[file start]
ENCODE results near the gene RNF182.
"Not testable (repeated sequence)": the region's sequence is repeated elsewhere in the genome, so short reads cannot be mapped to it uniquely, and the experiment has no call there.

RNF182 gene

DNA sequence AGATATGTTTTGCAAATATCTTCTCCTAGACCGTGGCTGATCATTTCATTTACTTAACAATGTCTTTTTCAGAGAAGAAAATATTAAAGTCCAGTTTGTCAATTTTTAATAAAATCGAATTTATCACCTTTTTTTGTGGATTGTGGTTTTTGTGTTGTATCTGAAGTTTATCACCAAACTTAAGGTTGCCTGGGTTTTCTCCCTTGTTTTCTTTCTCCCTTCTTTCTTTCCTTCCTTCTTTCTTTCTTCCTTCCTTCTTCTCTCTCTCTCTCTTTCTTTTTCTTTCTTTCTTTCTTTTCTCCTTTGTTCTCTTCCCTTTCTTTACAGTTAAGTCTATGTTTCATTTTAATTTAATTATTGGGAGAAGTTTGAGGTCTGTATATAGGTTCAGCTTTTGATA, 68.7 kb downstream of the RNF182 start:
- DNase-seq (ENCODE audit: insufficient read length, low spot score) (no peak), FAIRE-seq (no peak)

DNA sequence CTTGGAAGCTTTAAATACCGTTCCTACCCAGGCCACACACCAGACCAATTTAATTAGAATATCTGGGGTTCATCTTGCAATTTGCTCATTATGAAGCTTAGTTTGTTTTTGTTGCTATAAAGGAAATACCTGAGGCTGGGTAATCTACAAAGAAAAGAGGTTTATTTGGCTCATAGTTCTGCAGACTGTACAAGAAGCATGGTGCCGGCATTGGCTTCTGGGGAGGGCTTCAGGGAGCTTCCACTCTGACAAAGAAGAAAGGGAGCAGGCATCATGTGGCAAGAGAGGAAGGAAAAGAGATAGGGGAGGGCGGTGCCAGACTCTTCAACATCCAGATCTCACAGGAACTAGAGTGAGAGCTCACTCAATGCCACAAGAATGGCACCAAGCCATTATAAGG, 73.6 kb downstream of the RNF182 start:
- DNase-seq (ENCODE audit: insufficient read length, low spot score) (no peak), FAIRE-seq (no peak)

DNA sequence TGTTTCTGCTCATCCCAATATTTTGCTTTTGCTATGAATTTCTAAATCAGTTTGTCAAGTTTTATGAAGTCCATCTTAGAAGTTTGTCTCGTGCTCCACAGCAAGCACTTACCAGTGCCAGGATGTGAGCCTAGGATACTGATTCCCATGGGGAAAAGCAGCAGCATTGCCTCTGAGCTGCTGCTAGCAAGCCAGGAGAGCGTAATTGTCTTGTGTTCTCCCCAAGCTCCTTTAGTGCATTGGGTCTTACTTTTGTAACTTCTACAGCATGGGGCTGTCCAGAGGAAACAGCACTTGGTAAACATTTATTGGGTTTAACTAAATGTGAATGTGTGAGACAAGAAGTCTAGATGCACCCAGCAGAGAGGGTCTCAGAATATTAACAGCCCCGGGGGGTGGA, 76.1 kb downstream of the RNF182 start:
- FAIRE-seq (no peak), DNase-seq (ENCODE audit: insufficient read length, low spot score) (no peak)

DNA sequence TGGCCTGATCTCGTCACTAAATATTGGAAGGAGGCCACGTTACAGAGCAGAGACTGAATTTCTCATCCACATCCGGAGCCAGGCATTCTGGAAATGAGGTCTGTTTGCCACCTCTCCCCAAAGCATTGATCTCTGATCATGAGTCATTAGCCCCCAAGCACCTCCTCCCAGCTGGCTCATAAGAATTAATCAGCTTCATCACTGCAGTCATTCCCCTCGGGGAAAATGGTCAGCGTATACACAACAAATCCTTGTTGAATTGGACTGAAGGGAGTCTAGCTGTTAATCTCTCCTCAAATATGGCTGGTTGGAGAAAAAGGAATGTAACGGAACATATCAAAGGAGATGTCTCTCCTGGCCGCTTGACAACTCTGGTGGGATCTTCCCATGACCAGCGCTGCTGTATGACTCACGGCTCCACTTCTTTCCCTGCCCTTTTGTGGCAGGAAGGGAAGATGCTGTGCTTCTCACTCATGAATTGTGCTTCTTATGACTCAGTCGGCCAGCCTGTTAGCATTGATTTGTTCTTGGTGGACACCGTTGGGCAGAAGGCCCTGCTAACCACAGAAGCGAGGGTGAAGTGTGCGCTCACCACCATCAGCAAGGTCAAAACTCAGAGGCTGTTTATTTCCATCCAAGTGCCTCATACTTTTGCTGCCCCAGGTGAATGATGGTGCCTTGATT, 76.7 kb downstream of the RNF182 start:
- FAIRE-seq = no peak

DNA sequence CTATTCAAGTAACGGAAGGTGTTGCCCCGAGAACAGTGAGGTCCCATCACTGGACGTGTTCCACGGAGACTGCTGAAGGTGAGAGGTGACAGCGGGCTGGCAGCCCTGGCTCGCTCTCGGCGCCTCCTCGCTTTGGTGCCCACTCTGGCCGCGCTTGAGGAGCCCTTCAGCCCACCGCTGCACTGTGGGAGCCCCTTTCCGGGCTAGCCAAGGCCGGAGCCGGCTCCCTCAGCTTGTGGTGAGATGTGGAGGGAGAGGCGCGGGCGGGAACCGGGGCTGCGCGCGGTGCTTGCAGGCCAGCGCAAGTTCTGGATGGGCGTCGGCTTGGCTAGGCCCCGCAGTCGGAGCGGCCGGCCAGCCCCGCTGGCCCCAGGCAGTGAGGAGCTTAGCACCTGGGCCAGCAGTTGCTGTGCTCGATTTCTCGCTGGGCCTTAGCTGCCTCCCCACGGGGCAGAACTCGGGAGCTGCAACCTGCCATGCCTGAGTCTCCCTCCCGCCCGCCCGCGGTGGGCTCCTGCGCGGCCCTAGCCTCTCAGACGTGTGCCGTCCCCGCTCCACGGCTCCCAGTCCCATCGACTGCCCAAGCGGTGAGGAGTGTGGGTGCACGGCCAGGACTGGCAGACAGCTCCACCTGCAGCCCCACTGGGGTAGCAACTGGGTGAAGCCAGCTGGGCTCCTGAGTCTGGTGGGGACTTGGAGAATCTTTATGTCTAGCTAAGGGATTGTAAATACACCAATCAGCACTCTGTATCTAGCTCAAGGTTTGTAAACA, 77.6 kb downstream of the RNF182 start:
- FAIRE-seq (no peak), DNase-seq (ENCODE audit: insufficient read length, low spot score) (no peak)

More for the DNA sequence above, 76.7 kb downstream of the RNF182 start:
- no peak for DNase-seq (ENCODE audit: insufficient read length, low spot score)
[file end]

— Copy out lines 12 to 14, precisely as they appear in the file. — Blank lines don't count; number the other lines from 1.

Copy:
DNA sequence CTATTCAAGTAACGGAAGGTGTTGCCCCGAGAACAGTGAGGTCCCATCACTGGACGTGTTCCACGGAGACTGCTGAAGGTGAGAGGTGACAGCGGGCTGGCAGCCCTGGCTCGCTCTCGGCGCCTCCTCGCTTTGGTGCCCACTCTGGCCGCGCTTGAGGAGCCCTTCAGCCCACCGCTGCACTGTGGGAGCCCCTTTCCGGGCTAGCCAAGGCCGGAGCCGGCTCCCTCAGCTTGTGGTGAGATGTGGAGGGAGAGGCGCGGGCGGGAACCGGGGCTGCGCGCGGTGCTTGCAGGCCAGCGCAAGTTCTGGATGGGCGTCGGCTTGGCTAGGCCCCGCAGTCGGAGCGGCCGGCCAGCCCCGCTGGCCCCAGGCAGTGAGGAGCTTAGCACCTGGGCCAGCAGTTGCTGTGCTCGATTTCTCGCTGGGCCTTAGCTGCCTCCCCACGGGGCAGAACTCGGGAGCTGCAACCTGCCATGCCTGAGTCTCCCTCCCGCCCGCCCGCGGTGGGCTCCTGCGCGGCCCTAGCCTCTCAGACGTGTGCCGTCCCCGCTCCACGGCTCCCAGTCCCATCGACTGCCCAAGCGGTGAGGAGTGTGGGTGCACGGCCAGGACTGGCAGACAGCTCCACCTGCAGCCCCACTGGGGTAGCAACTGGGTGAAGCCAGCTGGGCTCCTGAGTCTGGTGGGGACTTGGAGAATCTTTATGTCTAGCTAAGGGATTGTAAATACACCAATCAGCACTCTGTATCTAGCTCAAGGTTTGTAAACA, 77.6 kb downstream of the RNF182 start:
- FAIRE-seq (no peak), DNase-seq (ENCODE audit: insufficient read length, low spot score) (no peak)

More for the DNA sequence above, 76.7 kb downstream of the RNF182 start: